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At Greensburg monastery flea market, deals plentiful

Lindsay Dill | Tribune-Review
Volunteer Christine Hopper of Maryland, St. Benadictine Sister Franziska, and Kathy Thomas of Loretto chat at the St. Emma Monastery flea market Thursday, June 13, 2013.

About Mary Pickels
Picture Mary Pickels 724-836-5401
Staff Reporter
Tribune-Review


By Mary Pickels

Published: Friday, June 14, 2013, 12:01 a.m.

With buildings, tents and a retreat house packed with everything from books to luggage, bed linens to toys and furniture to antiques, this weekend's “giant indoor/outdoor flea market” at Greensburg's St. Emma Monastery is a shopper's paradise.

“We have twice as much as last year,” said Mother Mary Anne Noll.

Everything was donated, Noll said, including some “high-end” antiques from estate sale clients of Greensburg appraiser John Mickinak.

Rooms are full of tables laden with Christmas items, household appliances, sports gear, glassware, tools and framed photos for sale.

“Feast your eyes. Isn't it gorgeous? When was the last time you saw a flea market like this?” Noll asked a visitor.

The 10th annual sale, which helps to support the Benedictine nuns' operations, is so large that this year a “boutique” was set up in the retreat house.

“We have bills to pay, like everyone else. This is also the open house. People don't know what a monastery is,” Noll said.

Hours before Thursday's early bird admission, volunteers placed final price tags and began setting up the food court.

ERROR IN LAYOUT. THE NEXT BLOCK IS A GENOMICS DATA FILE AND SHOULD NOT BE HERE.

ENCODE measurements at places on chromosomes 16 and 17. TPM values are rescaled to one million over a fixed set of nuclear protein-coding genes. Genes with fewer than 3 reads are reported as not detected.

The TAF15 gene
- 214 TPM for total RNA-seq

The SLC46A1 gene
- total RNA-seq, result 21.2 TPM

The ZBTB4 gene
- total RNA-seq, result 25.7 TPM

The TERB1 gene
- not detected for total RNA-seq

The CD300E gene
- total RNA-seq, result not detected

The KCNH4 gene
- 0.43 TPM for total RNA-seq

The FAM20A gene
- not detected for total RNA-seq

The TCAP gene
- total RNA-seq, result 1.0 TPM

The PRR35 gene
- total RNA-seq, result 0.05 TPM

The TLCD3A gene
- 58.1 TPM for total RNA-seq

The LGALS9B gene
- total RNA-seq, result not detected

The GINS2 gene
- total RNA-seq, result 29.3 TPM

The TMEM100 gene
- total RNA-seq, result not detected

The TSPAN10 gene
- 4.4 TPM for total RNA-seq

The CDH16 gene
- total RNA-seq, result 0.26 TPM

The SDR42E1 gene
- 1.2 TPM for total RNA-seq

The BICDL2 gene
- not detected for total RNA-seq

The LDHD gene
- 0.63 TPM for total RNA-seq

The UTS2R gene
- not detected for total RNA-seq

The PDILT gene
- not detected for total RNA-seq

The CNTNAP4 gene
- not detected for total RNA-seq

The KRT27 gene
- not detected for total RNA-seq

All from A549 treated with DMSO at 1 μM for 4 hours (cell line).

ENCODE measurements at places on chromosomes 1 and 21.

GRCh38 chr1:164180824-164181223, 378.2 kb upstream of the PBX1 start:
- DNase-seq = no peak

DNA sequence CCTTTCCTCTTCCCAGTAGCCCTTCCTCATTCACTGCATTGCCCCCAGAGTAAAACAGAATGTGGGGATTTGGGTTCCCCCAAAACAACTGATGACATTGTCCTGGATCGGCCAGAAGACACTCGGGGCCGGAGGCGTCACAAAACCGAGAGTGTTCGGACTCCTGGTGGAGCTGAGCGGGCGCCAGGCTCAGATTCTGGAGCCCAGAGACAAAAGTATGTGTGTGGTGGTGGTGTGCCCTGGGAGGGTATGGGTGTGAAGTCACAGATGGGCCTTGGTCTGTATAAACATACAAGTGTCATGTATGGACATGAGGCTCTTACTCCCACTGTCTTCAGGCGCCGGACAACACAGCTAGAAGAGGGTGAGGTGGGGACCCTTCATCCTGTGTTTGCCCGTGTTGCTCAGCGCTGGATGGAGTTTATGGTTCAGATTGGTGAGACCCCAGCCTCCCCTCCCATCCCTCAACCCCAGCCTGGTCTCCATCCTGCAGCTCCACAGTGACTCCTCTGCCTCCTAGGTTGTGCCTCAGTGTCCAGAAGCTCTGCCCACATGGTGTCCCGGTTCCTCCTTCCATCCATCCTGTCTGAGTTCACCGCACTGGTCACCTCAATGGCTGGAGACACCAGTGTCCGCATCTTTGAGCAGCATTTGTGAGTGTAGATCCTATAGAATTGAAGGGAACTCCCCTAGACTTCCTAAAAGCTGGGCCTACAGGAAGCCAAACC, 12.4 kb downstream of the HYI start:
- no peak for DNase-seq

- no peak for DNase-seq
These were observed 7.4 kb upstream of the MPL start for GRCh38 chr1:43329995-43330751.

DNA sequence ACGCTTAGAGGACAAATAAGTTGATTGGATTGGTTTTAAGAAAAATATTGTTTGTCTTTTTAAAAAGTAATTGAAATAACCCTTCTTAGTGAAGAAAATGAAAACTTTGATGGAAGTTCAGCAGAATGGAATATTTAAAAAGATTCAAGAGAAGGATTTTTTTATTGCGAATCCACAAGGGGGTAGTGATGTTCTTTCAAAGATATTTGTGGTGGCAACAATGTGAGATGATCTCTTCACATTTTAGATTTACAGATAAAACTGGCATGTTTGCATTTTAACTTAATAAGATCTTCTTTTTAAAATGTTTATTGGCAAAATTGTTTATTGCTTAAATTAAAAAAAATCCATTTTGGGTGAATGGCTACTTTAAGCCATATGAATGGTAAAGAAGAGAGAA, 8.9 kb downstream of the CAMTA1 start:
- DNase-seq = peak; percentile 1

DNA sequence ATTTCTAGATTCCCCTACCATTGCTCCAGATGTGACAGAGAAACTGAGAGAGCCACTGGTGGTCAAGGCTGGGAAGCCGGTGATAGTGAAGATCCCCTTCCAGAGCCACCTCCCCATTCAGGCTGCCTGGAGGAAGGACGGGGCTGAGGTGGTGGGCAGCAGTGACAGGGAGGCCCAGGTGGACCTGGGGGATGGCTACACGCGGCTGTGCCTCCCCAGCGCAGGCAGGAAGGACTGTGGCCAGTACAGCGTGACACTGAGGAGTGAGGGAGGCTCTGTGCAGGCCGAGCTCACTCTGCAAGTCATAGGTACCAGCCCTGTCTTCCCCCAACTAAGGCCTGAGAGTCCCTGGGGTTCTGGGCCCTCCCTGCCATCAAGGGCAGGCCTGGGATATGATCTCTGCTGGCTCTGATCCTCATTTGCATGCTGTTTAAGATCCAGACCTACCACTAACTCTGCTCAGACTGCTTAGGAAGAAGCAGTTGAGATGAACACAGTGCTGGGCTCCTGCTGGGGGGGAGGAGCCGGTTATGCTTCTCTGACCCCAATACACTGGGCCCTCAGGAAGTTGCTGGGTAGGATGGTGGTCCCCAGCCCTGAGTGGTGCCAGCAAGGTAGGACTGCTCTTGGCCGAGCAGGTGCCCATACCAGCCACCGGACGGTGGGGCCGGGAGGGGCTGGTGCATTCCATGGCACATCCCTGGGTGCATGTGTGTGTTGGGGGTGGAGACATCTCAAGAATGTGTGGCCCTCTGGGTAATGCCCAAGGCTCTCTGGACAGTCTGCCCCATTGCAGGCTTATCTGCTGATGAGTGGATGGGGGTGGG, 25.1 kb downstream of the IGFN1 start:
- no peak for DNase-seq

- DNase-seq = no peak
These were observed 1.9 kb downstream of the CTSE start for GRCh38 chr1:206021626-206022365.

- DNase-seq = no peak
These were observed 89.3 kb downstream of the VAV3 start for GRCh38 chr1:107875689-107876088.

Casting her eyes skyward at threatening clouds, Noll shrugged.

“I said to God, ‘It's your flea market. If you think rain would serve better,'” she said.

Briskly walking the property, Noll checked in with volunteers, many of whom work at the Harvey Avenue site year-round.

“She cleans and washes everything,” Noll said, nodding at volunteer Romaine Janicki.

In the kitchen, pizzas were being assembled to be sold along with fish sandwiches, haluski, halupki, cupcakes and cheesecake-covered strawberries.

Retrieving a ringing cellphone from the folds of her habit, Noll said, “This is a major, major operation.”

Pausing in a hallway, she consulted with a volunteer about a price tag for a set of cups and saucers.

“I would say $10. If they insist on giving more, take it,” she said, chuckling.

The sale continues from 10 a.m.-7 p.m. Friday and from 10 a.m.-3 p.m. Saturday

Mary Pickels is a staff writer for Trib Total Media. She can be reached at 724-836-5401 or mpickels@tribweb.com.

 

 

 
 


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